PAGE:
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May 17, 2022



Czech capital to see seminar on stereotypes in the photographic depictions of Jewish and Romani people

8.10.2018 20:15
--ilustrační foto--
--ilustrační foto--

On Monday, 15 October, an international seminar about stereotypical depictions of Jewish and Romani people in photographs will be held in Prague. The event will involve an historical review as well as the presentation of two unique art projects that have recently been produced on this subject.

Jewish and Romani histories will intersect as subject matter and in the dialogue between the artists and historians who will be the panelists. The workshop, organized by the Prague Forum for Romani Histories, is organized by historians Kateřina Čapková and Helena Sadílková.

"This workshop not only opens up the subject of stereotypical depictions of Roma and Jews, but will also review attempts by these discriminated groups to take advantage of the medium of photography for their own emancipation movements. I also consider it unique that this workshop will, for the very first time, facilitate dialogue between historians, art historians and artists working on this topic. I am, moreover, curious about what the discussion will yield, to what degree contemporary artists reflect on photographic stereotypes and what their strategies are for avoiding them," Čapková told news server

The historical reflection will be led by Ilsen About from the National Centre for Scientific Research in Paris, France (CNRS) with his paper "Counter-Image and Self- Image: Roma and Sinti in the History of the Photographic Medium". The French historian prepared an exhibition in Paris this year about the history of the photographic renderings of Romani people from 1860 to 1980.

The abstract for About's presentation reads as follows: "How Roma and Sinti have been represented through the lens of photography interrogates the making of stereotypical iconographies and the functions of such iconography in the political processes of stigmatization, exclusion or repression. It also questions the ambivalence of negotiated and self-constructed images, the professionalization of modelling, and the professionalization of the specialized production of specific photographic motifs. Behind the screen made by these objectified bodies and faces, individuals and social groups have also used and contributed to making other types of photographic images: Some testify to social life and to an anchoring in different territories, others have played significant roles in emancipation strategies, acting as major shifts in political visibility."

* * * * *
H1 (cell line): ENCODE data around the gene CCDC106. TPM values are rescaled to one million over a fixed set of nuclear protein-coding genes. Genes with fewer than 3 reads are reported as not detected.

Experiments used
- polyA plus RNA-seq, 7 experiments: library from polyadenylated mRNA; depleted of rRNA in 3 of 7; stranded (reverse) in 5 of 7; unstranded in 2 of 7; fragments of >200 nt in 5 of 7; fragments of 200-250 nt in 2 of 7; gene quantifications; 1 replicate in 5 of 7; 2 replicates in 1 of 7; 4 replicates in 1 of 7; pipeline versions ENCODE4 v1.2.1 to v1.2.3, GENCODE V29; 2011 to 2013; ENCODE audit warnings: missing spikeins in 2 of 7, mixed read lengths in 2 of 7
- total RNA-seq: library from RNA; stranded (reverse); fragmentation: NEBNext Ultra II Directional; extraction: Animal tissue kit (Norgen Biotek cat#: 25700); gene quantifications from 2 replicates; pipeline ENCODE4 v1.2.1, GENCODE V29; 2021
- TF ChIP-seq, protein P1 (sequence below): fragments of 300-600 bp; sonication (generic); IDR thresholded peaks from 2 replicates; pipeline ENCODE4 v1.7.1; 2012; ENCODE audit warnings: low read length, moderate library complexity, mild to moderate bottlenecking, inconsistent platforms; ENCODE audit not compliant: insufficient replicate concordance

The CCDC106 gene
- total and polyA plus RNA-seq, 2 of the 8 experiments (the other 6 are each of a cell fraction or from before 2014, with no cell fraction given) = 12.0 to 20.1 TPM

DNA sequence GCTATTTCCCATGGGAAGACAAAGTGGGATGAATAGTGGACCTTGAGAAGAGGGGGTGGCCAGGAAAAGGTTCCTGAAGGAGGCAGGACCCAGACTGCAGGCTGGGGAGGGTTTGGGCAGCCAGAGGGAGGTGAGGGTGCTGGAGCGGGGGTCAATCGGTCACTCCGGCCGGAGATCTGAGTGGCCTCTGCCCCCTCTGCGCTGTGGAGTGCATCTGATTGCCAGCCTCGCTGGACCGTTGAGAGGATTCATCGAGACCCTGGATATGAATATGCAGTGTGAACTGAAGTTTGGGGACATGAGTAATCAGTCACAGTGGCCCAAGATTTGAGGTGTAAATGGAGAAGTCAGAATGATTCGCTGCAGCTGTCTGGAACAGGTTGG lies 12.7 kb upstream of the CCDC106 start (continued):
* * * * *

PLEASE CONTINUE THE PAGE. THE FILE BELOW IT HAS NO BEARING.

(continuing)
The context of the depiction of Jewish people and Eastern European shtetls will be discussed by the Polish historian Karolina Szymaniak from the University of Wrocław in a presentation entitled "In and Out of the Shtetl: Photography and (De)Constructions of Eastern European Jewish Difference". Her abstract reads: "In both Jewish and non-Jewish discourses and visual practices, the shtetl came to epitomize Eastern European Jewish culture, constructed as radically different from the neighboring cultures. In these constructions, photography played a crucial role. The presentation will look at the history of photographing Jews in Eastern Europe and Jews photographing back, both reproducing and reconstructing stereotypical images. It will discuss different modalities and uses of photography, as well as their political ramifications. Finally, it will briefly point to the meanings and uses of pre-Holocaust photography, both in the post-Holocaust era and in the late 20th-century context of the so-called Jewish revival in Eastern Europe."

After a break for refreshments, two artists will present their projects about the contemporary depiction of Romani people in photographs, beginning with the art photographer Sabin Badžo, author of the "Kalokagathia" cycle, photographs inspired by the ancient Greek ideal of harmony between physical and spiritual beauty. The second special guest will be the Swiss photographer Iren Stehli, author of the unique "Libuna" photograph cycle, which features images of the same subject taken over the course of many years.

The seminar is organized by the Prague Forum for Romani Histories of the Institute of Contemporary History of the Academy of Sciences of the Czech Republic along with the Romani Studies Seminar at the Faculty of Arts, Charles University in Prague, the French Institute for Social Science Research (CEFRES), and the Institut français in Prague, which is where the seminar will be held. ROMEA TV will produce an audiovisual recording of the seminar.

zda, translated by Gwendolyn Albert
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